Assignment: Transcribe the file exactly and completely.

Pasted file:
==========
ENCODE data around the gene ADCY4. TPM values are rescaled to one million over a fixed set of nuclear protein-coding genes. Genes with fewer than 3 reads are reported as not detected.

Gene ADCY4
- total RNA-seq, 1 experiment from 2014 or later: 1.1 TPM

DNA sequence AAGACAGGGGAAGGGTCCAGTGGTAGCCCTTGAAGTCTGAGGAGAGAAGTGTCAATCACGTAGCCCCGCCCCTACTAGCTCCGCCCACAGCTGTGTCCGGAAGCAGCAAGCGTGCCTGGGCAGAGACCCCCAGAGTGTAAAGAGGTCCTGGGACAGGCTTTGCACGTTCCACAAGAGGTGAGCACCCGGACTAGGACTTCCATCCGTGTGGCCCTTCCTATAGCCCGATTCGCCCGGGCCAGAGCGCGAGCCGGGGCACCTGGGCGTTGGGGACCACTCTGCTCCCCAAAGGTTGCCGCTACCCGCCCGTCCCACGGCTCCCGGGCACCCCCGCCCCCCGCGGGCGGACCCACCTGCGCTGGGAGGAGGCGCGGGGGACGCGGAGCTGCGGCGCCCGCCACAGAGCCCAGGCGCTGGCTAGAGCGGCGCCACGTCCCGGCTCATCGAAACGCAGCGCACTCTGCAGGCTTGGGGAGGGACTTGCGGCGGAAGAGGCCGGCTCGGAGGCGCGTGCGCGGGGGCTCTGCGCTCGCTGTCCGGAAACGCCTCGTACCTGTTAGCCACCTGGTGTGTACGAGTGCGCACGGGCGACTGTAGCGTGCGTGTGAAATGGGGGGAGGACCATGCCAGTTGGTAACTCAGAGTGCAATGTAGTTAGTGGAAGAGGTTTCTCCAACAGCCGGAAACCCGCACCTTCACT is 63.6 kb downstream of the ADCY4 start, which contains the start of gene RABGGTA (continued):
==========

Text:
ENCODE data around the gene ADCY4. TPM values are rescaled to one million over a fixed set of nuclear protein-coding genes. Genes with fewer than 3 reads are reported as not detected.

Gene ADCY4
- total RNA-seq, 1 experiment from 2014 or later: 1.1 TPM

DNA sequence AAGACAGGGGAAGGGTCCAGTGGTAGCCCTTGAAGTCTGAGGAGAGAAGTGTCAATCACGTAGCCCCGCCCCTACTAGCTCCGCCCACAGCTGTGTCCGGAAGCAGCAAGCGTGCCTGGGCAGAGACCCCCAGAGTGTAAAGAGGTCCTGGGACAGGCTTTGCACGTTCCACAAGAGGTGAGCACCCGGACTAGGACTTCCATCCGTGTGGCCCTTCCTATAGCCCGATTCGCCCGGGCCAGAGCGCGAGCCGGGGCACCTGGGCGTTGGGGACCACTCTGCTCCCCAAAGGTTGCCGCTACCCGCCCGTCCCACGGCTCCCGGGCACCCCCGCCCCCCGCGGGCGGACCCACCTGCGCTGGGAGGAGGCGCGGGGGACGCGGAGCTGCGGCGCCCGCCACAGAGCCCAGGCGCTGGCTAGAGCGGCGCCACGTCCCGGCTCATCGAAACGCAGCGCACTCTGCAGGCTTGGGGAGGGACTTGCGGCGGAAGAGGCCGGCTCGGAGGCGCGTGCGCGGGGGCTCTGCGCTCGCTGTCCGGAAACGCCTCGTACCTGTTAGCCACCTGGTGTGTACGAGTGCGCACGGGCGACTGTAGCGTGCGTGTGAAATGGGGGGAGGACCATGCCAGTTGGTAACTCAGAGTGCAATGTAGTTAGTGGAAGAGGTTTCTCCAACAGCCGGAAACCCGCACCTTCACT is 63.6 kb downstream of the ADCY4 start, which contains the start of gene RABGGTA (continued):